Well the beauty of doing your own radio show is that you get to choose what you want to play. I don’t push records because I’m asked and I do get asked all the time! Anything that gets played is because I like it and want to play it and the same goes for the guests, each one is hand picked because I’m already a fan of their work. I’ve been honoured to have some of my favourite DJ’s and Producers come and play on the show so picking a favourite is hard but there have been a couple of guest mixes that really opened my eyes recently. DJ Sneak’s mix was pure dirt, I played that over and over in the car, Bryan Jones tore it up big time and Miguel Migs inspired me to start producing some more downtempo tracks that eventually led to the birth of Freeze Dried.
What’s different about your show versus the way you play out live in the clubs?
Well for starters I don’t go within a mile of a live microphone in the clubs haha! Musically though I guess I play a bit more radio friendly on the show. The music I tend to play in my mini-mixes is pretty much what I play out but a lot of the featured tracks tend to be more soulful which is harder to program into my live gigs at the moment.
Tell us about your insanely popular Grant Nelson sample packs.
I’d wanted to produce a sample library for years so eventually when I got around to doing the first one “Studio Essentials” I went to town on it. I didn’t want to put something out there that was just an amalgamation of other sample libraries like so many are, so I took my time and produced a series of libraries that would hopefully stand out and be useful for people for years to come. There is a huge amount of work that goes into them and typically they each take between 4-5 months to produce. Chordworx was slightly different. I actually started producing this for myself years ago so I had a quick way to build complex chord progressions while flying and building tracks on my laptop without access to a keyboard. It was really just going to be for my own personal use but things got busy in the studio and I forgot all about it. A few years later I found the original files on an old floppy disk and thought that it would probably be something that other producers would find useful. So I set about recreating it all from scratch and got quite deep into it. I know that a lot of guys that can’t play the keyboard struggle with chords especially but this is also a great tool for people that can play and just want to take a different approach to building chord progressions. Anybody that plays keys has their own style and will instinctively reach for the shapes and moves that they are most familiar with. Chordworx offers a way to try out different patterns & voicings that you may not have naturally played. As with the Studio Essentials libraries I use Chordworx myself and that for me was the real test of how good these libraries were. If I wouldn’t use them why would anybody else?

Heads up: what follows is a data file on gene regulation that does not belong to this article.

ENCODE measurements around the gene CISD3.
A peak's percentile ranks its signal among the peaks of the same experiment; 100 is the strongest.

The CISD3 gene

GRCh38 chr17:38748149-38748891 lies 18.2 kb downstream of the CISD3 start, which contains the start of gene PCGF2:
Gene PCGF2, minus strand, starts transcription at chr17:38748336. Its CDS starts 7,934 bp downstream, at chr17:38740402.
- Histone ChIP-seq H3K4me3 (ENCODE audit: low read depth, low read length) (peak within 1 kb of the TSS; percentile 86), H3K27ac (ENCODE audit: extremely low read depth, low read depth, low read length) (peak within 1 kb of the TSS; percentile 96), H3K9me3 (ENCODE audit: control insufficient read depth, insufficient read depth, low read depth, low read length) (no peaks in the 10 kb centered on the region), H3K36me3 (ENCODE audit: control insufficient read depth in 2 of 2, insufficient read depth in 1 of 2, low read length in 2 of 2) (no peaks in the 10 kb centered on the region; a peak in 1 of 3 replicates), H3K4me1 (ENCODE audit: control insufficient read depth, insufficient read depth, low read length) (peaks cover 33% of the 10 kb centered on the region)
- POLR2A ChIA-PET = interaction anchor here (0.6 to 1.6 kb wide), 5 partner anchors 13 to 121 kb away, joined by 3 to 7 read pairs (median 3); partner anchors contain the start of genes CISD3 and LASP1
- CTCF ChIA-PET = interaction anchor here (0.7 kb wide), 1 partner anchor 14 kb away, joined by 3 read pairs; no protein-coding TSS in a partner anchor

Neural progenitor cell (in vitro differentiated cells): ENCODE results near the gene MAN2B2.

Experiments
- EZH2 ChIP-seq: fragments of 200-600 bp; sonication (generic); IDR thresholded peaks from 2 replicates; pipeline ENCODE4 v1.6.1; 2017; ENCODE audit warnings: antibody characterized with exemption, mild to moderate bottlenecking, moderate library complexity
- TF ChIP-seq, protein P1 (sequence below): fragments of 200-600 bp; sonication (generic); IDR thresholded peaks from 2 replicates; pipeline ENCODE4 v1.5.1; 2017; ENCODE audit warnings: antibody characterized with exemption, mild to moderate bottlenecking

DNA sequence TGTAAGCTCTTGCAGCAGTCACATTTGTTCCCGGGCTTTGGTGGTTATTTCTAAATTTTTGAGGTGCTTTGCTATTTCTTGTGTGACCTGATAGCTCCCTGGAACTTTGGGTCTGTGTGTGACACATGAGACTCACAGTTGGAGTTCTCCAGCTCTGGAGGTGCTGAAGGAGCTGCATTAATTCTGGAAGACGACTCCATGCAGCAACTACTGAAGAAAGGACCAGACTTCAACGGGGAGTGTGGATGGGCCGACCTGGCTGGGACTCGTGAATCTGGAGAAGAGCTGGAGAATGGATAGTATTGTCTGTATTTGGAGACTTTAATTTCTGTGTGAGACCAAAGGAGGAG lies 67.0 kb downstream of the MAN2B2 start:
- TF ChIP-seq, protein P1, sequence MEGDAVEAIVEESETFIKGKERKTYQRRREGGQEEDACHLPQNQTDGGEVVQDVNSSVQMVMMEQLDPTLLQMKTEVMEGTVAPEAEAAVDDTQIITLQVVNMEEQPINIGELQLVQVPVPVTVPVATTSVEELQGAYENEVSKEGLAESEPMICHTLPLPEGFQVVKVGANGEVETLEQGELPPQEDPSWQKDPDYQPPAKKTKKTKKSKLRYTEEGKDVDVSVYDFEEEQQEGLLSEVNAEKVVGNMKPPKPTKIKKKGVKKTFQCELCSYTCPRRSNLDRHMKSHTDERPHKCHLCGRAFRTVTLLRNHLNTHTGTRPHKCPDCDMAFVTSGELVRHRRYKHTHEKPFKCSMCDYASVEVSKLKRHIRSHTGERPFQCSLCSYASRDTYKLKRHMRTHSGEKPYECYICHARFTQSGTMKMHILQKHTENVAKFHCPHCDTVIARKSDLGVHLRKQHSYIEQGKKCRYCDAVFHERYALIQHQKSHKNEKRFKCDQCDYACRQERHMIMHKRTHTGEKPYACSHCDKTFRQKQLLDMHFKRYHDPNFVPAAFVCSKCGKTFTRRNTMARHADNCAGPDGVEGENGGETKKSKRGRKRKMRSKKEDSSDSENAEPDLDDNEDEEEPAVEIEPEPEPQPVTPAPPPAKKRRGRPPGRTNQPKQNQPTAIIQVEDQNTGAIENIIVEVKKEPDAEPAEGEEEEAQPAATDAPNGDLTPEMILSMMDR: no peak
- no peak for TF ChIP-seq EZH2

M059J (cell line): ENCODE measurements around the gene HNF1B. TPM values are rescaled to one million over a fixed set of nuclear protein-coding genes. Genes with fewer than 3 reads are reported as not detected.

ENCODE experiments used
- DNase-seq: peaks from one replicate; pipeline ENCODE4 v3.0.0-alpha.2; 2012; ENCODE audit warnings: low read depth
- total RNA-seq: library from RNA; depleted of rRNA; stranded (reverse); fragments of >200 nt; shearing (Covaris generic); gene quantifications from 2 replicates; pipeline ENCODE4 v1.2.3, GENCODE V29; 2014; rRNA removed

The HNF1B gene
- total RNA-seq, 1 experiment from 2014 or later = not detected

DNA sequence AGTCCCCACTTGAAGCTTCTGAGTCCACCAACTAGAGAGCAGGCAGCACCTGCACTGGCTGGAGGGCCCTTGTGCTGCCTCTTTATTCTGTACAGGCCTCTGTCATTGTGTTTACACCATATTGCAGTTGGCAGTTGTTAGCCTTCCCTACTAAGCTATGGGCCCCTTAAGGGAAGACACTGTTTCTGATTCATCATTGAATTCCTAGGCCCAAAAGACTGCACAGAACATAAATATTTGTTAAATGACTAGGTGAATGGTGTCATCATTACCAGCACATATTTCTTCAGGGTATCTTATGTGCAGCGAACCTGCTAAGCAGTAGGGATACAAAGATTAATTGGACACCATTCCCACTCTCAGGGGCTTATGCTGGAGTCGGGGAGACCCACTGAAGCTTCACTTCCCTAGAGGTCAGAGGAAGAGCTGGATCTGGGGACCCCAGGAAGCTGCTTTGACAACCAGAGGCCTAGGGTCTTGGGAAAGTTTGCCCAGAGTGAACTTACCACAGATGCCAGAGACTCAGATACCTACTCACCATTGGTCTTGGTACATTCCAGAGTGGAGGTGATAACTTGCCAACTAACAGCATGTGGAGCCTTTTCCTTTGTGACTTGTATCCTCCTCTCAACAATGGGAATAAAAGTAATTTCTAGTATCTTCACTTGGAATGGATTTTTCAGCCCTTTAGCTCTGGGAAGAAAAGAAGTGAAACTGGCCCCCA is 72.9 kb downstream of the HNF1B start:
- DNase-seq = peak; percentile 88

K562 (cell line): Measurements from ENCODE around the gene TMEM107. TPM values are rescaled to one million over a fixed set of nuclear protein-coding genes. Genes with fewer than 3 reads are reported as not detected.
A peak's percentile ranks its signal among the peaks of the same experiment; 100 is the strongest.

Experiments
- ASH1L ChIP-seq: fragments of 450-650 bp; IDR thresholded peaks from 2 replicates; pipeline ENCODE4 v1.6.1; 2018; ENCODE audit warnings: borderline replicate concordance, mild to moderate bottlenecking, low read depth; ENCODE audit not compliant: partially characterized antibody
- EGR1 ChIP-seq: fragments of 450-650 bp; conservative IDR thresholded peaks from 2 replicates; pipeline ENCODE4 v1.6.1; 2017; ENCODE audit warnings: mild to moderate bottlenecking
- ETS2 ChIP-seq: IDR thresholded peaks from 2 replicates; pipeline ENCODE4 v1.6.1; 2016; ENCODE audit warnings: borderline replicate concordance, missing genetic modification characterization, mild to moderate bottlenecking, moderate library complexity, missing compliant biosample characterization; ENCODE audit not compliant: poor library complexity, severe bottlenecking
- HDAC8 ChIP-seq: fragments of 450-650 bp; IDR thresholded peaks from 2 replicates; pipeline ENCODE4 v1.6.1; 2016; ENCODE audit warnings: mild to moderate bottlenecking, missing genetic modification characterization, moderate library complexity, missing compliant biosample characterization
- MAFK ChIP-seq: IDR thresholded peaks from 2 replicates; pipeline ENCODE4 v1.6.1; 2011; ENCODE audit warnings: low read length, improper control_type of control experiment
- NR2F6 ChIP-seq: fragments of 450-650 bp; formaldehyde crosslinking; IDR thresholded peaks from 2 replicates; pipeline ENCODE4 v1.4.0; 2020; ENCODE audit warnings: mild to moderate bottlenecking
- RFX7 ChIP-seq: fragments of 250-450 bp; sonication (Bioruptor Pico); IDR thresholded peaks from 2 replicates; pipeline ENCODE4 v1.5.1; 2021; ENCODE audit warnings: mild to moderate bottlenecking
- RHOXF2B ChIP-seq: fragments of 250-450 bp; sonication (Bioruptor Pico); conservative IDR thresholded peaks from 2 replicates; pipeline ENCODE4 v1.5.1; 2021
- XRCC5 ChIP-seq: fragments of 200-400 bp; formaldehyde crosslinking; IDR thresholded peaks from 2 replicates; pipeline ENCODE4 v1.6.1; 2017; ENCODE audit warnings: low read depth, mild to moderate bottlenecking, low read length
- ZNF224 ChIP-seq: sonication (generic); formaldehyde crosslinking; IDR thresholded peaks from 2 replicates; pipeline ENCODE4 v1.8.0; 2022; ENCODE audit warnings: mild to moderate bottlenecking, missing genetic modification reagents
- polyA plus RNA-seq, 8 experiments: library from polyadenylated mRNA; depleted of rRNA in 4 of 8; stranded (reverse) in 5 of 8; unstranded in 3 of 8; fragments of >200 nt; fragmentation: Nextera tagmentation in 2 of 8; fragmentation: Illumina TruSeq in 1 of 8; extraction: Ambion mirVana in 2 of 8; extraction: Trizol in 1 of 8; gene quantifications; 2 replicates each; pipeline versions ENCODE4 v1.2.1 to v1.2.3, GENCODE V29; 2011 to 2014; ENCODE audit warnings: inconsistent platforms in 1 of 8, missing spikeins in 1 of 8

Any new productions from Grant Nelson coming up your excited about?
Oh man where do I start… In a word ‘Yes!’ I’ve got tracks with vocalists Kaysee and Ann Mimoun on the way as well as a few other collaborations that I won’t give away just yet and by the time you are reading this my 2012 remix of “Babylon” by Nu Rhythmix should be live on Traxsource. There’s new material for Freeze Dried ready to pop and a bunch of remixes. I’ve taken a big chunk of the summer off from DJing to concentrate on getting stuck in to my ridiculously busy studio schedule so you can expect a lot of new GN heat over the coming months ;)
How do you feel about the current state of House music?
Well at a time when “EDM” (would somebody please ban that stupid acronym from the
English language) is doing it’s utmost to rinse every last ounce of cash and credibility out of house music it’s, not coincidentally, an incredible time for real house music right now. Lots of amazing new talent out there like Disclosure & Rudimental and producers are once again pushing sonic boundaries, something that has been seriously lacking over the past 10 years especially. To sum it up in a phrase “I haven’t felt this excited about house music since 1989!”
Where does Traxsource fit into your musical agenda?
Traxsource is my home from home. There isn’t a better outlet for soulful & deep house music anywhere period! With regard to Housecall I produce a special end of year show which features my “Traxsource Best of the year chart” and have recently started offering listeners Traxsource links to the music they hear on the show via the Housecall Facebook page after each broadcast. It’s all about supporting the artists and the scene however much we can and Traxsource is an integral part of that!